Monday, 12 September 2011

If our information is correct, today sees a meeting between the Princess Royal Sports Arena and Boston Borough Council, at which the PRSA team will again be rattling its collecting tin – and saying that without continued support it cannot go on.
The PRSA started life as the DABSI – an acronym for Disabled and Able Bodied Sports Initiative – which was another of those pie-in-the-sky dreams that would put Boston "on the sporting map" and make it the UK capital for disabled/able bodied sportsmen and women.
Unfortunately, these things come at a cost – but a couple of council administrations ago, it didn’t seem to matter.
In the 14 years since the scheme was mooted, Boston Borough Council has poured more than £8million of ratepayers’ cash into this Great White Elephant - including paying off third party loans.
The Boston Sports Initiative – the charity responsible for running the PRSA - filed its most recent accounts for the year ended 31st March 2010 in January this year.
They showed an income of £706,597 against spending of £896,695 – a gap of slightly more than £190,000.
Time for a little history lesson.
Early last year, Boston Borough Council trumpeted: “It’s all systems go for a bright new future for leisure services in Boston. National leisure services operator Leisure Connection has won a prestigious contract from Boston Borough Council to run the town’s Geoff Moulder Leisure Complex and the Princess Royal Sports Arena.
"This brings to an end 18 months work and negotiation by the council, secures the future of valuable leisure services and will save the council money.”
Months later, the “deal” that began with a bang ended with a whimper as Leisure Connection vanished from the scene.
A planned £2 million refurbishment at the Moulder Leisure Centre was slashed to a puny £284,000 – with some of that going for car park improvements and energy saving measures.
And the council agreed to subsidise the Boston Sports Initiative to the tune £176,000 in the 2011/12 financial year, £88,000 in 2012/13 and nil subsidy in 2013/14.
But the annual accounts appear to tell another story.
The intricacies of the “deal” required interim  support until Leisure Connection took charge.
According to the accounts: “Until the handover, Boston Borough Council has agreed to continue to support the charity with revenue support as in previous years.”
So it appears that what was intended as a short term measure to pave the way for “a bright new future” may well have become an albatross around the council’s neck – and those of its taxpayers.
There’s lots of waffle in the accounts, as you might expect, but someone who knows tells us that it basically states the project is not financially viable without Boston Borough Council pumping in more money until someone is prepared to take it over.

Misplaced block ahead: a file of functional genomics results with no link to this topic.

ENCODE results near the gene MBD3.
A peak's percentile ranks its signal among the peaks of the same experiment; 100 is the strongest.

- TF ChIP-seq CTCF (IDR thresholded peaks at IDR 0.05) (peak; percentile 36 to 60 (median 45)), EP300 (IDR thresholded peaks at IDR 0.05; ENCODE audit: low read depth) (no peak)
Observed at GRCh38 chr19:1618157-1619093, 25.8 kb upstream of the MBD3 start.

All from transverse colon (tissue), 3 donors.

Fortunately, the District Valuer has deemed the surrender value of the lease to be nil - so at least the council would not have to pay to take the stadium over  if they wished to - or had no alternative.
Another irony was that the management company Bladerunner were paid £540,374 in 2009 and £556,086  last year - which more than swallowed up the respective income of £472,450 and £482,226 - effectively creating losses before they even started.
As we understand it, the only beneficiary in this entire debacle is Boston Rugby Club, which has a sweetheart deal to keep the proceeds from the bar takings and hire of the function rooms – which are reckoned to comprise some of the biggest income streams.
If you’ve the nerve for it, you can read the latest BSI accounts by clicking here 
A week today councillors meet to discuss the calling-in of the secret cabinet decision to strike yet another “deal” for the good of the people of Boston.
This time it is a £200,000 scheme in partnership with the Witham Schools Federation and Boston Amateur Swimming Club.
Councillors who want the scheme reviewed say that it lacks a robust business plan, and that there is no incentive for the non-council participants to continue support if they don’t like it in the future.
Tellingly, the councillors stress that their concerns are not political but “to protect the council tax payers of the borough from another disastrous PRSA-type situation arising.”
It seems that the PRSA disaster may well still be a clear and present danger.
In the new leader’s vision - issued soon after May’s elections, and not to be confused with his more recent message – he promised that arrangements for the PRSA would be settled "once and for all."
But in his message a couple of months later things appear to have drifted slightly.
“We also have the thorny issue of the Princess Royal Sports Arena to sort out, but it will take longer to resolve than some of the other issues.”
Does “taking longer” mean spending more?
We do hope not.

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